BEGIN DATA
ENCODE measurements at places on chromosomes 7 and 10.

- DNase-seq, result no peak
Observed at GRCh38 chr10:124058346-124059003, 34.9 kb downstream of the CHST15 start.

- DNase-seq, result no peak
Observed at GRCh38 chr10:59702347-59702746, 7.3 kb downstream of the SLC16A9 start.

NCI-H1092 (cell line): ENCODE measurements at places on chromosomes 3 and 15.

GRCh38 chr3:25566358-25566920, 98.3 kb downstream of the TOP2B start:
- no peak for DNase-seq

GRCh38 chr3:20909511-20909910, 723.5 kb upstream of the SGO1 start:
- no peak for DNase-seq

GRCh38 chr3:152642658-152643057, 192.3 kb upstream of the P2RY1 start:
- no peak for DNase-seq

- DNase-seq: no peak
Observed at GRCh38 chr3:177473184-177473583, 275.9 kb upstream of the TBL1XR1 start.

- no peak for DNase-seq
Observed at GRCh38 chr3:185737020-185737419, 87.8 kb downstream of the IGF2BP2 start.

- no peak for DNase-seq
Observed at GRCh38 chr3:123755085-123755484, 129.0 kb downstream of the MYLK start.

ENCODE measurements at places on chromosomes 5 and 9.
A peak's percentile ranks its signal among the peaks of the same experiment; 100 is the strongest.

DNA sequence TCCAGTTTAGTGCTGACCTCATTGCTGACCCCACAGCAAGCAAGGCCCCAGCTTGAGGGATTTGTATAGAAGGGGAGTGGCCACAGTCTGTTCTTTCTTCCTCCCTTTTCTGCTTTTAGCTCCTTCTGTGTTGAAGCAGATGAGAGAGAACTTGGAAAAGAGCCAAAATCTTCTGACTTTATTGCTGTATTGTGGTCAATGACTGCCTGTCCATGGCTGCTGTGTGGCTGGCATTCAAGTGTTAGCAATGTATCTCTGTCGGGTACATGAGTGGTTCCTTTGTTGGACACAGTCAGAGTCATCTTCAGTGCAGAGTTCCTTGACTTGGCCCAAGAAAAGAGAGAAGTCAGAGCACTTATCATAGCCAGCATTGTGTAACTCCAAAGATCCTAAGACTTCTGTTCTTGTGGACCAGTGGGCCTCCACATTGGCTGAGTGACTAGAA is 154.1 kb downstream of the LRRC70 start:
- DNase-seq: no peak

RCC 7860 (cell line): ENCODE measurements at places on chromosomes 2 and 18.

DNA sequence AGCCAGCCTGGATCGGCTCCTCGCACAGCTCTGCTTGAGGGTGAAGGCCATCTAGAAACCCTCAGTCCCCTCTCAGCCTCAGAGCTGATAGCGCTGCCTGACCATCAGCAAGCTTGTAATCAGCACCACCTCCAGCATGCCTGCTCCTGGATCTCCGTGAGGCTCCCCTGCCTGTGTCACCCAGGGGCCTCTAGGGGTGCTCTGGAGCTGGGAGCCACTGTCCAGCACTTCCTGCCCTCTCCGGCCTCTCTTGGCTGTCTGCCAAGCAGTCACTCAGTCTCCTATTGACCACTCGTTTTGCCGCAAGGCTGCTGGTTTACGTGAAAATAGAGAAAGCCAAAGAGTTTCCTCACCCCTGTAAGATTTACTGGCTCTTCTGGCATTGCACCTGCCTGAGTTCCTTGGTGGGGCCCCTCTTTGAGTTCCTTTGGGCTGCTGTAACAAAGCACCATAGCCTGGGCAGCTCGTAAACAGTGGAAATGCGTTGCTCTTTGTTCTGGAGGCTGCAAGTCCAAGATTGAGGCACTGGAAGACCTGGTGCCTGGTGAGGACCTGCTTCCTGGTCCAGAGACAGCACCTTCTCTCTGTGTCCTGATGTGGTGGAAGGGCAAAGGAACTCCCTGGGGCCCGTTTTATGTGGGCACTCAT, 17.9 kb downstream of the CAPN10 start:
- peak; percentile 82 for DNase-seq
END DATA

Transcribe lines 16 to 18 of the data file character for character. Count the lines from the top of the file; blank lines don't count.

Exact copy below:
Observed at GRCh38 chr3:185737020-185737419, 87.8 kb downstream of the IGF2BP2 start.

- no peak for DNase-seq
Observed at GRCh38 chr3:123755085-123755484, 129.0 kb downstream of the MYLK start.